The third-quarter horn sounds and, as is the custom across college football, both teams’ players raise four fingers on one hand, a symbolic statement to each player’s dedication to winning the fourth quarter.

For 2011, LSU and Alabama players need to raise only two fingers - because their domination in the second half is the reason both are 8-0 and heading into the first No. 1 versus No. 2 game in Southeastern Conference history.

Statistics, the numbers the NCAA uses to rank offenses and defenses and everything in between, tell these two teams’ stories of their progress toward this historic showdown.

It’s apparent these two teams use halftime to ratchet up their defenses and put their offenses into overdrive.

The most important numbers are visible on scoreboards every week: Both teams have run off eight straight double-digit victories, and both teams have used the same blueprint to build their respective successful runs to Saturday night’s collision in Tuscaloosa, Ala.

Alabama has outscored its opponents 315-55; LSU 314-92.

Break it down to halves, and Alabama first-half edge is 139-33 (106 points); LSU 153-39 (122 points).

The second half: Alabama 176-22 (154); LSU 161-53 (108), though LSU die-hards will point to three opponents’ meaningless last-minute scores this season to believe their Tigers’ second-half differential is more meaningful than that 108-point differential.

To further explore the numbers, let’s turn to several famous quotations to explain how each team’s statistics have led them to this latest “Game of the Century.”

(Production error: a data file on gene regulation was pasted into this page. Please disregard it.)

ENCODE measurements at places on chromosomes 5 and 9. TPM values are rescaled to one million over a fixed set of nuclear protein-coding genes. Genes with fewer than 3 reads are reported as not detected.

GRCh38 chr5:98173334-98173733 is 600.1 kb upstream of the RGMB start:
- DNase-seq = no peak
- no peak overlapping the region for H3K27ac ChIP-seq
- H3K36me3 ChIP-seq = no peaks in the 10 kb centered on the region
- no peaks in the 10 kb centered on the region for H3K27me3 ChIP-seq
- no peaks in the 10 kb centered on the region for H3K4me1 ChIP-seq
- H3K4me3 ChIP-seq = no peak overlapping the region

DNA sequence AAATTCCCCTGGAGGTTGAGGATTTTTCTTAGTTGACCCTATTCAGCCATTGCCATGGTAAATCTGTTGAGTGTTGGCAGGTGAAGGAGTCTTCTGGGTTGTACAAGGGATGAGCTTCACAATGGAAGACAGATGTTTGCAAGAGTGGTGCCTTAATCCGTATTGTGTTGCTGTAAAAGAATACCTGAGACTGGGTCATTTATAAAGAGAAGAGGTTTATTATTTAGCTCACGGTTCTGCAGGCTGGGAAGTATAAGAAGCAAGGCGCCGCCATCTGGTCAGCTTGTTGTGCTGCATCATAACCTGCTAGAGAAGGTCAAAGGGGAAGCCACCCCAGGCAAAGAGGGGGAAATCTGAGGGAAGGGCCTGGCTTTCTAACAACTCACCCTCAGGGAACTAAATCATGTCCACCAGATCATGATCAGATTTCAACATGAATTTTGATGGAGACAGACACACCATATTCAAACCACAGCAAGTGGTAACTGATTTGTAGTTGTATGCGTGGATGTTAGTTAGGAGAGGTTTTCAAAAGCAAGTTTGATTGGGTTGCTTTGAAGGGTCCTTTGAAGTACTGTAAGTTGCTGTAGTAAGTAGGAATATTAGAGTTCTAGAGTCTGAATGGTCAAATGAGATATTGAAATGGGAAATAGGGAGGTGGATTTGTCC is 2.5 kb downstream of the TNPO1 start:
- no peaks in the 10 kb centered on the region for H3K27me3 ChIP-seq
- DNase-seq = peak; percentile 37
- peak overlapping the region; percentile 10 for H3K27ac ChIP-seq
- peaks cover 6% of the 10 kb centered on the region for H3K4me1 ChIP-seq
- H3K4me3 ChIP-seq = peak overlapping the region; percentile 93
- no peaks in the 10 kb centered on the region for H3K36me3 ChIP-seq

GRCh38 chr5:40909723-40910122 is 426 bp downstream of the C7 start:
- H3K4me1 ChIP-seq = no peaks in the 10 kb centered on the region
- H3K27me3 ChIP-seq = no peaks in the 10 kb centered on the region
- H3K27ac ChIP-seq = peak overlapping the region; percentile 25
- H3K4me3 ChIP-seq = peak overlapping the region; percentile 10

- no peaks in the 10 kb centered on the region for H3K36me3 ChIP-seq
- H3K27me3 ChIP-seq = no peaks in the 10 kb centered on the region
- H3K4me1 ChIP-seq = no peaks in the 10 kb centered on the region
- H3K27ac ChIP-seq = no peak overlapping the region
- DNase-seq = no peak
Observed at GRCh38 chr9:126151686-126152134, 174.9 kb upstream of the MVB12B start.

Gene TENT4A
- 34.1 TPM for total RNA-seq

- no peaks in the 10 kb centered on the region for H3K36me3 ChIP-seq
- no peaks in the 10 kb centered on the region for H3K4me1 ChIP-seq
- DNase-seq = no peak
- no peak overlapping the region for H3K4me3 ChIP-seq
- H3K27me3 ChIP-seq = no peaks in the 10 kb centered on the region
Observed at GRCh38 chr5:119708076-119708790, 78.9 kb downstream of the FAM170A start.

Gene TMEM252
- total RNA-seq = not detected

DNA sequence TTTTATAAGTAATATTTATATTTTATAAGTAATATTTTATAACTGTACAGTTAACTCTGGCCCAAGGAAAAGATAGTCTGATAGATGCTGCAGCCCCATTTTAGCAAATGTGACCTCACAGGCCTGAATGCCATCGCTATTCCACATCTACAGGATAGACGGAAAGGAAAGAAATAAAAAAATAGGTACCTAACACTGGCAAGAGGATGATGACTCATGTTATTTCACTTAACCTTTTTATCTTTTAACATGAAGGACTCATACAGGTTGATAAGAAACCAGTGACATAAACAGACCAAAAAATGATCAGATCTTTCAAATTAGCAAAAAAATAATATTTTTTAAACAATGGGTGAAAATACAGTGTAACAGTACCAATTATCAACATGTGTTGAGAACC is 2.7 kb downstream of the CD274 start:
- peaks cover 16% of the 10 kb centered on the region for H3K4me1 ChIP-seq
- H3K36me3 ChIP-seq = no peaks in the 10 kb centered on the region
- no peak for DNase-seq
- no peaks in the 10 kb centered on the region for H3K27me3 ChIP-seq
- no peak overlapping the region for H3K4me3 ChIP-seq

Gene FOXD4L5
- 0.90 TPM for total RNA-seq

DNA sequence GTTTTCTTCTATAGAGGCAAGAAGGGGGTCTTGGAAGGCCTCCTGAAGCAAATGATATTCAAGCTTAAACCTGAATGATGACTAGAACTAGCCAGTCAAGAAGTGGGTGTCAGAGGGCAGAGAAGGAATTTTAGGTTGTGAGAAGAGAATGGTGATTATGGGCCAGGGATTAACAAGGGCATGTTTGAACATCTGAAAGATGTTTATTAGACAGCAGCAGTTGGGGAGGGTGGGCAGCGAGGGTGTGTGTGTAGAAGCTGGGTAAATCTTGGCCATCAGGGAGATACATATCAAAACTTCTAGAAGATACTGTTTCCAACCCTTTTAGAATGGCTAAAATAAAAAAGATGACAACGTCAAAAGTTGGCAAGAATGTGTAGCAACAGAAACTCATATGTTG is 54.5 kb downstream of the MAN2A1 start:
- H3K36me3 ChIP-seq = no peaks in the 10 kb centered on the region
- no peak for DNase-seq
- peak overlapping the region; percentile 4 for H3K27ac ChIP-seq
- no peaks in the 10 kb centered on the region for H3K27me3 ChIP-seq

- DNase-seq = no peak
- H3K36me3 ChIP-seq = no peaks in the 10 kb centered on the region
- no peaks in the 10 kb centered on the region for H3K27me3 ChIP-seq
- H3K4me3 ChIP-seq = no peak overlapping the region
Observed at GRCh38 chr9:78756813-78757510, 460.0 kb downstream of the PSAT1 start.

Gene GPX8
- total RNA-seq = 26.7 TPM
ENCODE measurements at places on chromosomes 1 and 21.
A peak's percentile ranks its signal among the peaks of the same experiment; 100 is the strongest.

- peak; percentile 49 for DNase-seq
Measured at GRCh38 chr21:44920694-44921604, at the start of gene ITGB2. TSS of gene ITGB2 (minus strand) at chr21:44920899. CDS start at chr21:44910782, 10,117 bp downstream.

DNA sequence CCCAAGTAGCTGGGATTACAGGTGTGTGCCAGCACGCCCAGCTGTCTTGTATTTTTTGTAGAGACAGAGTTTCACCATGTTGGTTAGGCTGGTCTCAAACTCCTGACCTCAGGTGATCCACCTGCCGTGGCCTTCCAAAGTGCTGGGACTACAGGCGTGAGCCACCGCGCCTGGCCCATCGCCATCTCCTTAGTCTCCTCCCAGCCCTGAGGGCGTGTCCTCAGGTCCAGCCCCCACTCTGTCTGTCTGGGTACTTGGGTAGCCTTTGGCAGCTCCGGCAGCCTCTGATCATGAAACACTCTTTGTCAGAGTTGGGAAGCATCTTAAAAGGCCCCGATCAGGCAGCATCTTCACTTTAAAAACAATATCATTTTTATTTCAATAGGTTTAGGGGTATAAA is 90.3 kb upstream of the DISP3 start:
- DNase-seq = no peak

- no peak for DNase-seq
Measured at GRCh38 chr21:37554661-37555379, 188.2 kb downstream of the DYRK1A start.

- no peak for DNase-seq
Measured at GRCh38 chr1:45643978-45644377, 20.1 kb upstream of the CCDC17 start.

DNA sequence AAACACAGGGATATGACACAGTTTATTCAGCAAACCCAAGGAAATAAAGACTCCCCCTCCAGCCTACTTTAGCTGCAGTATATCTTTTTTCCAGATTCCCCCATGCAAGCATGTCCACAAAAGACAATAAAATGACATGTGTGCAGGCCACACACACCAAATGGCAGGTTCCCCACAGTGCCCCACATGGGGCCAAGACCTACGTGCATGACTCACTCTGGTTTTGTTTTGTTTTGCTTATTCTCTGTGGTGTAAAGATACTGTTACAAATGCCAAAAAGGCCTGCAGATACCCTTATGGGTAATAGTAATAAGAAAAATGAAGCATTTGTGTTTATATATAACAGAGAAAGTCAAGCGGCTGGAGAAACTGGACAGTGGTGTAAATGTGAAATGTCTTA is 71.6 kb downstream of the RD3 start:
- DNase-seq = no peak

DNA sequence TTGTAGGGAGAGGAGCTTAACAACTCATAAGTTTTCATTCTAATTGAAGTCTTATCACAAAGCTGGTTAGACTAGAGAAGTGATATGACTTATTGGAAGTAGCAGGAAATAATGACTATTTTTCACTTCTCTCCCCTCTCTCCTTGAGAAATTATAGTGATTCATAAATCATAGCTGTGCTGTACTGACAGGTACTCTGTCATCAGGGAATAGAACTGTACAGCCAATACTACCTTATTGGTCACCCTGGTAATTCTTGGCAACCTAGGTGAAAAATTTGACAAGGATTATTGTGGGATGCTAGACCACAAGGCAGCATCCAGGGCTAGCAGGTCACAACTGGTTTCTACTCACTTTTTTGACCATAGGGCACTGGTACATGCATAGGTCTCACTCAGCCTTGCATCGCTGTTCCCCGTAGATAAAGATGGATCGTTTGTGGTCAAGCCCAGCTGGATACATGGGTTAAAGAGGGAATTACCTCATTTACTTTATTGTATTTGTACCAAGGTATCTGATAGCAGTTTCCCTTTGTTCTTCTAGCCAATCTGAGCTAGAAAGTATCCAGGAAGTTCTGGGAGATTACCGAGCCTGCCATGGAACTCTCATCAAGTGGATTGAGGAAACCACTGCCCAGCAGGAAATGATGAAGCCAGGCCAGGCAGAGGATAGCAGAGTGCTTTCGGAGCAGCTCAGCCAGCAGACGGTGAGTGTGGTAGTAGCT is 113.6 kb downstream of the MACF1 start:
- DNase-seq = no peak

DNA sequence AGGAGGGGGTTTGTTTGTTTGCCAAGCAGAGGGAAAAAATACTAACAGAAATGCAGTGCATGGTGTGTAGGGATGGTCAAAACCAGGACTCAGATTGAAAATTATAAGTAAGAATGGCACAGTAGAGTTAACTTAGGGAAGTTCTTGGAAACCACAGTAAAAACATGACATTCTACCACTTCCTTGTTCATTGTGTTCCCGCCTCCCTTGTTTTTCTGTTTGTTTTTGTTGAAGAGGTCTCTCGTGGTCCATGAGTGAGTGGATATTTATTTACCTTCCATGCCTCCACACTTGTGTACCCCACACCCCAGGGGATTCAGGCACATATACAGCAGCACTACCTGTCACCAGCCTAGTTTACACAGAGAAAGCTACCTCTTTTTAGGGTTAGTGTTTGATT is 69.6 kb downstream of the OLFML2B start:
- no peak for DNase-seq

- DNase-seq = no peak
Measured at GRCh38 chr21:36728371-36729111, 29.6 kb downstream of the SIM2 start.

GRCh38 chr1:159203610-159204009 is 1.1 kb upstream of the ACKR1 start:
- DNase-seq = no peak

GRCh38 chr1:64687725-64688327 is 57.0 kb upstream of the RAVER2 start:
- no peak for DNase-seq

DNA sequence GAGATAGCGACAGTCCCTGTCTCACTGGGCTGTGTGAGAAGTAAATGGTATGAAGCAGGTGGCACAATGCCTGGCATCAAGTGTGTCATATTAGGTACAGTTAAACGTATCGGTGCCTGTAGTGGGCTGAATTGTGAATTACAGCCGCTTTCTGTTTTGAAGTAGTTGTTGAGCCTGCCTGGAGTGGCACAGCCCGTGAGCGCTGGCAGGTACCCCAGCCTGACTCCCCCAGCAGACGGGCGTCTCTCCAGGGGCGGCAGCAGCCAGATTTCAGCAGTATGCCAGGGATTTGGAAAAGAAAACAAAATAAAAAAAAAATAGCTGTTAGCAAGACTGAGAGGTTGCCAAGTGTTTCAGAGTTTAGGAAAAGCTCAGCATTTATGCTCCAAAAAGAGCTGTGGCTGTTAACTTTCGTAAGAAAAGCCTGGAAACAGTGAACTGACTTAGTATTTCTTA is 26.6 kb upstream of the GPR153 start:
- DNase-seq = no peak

“Stats are for losers.”William Stephen Belichick

The New England Patriots’ dour head coach is the latest in a line of coaches to utter this oft-used categorical statement.

He couldn’t be more wrong about this matchup and couldn’t be more right about their opponents.

Case in point: Penn State piled up 251 yards on the Alabama defense, the most any team has gained on the Crimson Tide this year.

West Virginia beat out Oregon’s high-octane “Quack Attack” by rolling up a 533 total yards on LSU, the Tigers’ season-high number.

Yet, Penn State and West Virginia respectively put 8 and 14 points on the scoreboard in their second-half efforts that hardly showed their game plans worked against these top two SEC teams.

While the scoreboard shows the obvious difference, it doesn’t measure the frustration LSU’s and Alabama’s opponents must feel when it comes from handling a defense that, when given a halftime lead - or one the Tigers and Tide have increased early in the second half - puts the opponents’ quarterbacks squarely in their sights.

Alabama has 11 second-half sacks of its season total of 17; LSU has 10 of its 19 sacks during the games’ last 30 minutes.

There’s more: Alabama leads the SEC and the country in rush defense (44.9 yards per game) and LSU is third (76.6); Alabama’s 180.5 yards-per-game total defense leads the NCAA and LSU’s 251.4 is fourth; and Bama’s 6.9 points per game is the national leader and LSU’s 11.5 is third. Both teams also rank in the top 10 in the country in pass defense and pass-efficiency defense.

LSU’s boast is that the Tigers have allowed opponents to score touchdowns in only eight of the 32 quarters this season - and went nine straight quarters without allowing a TD.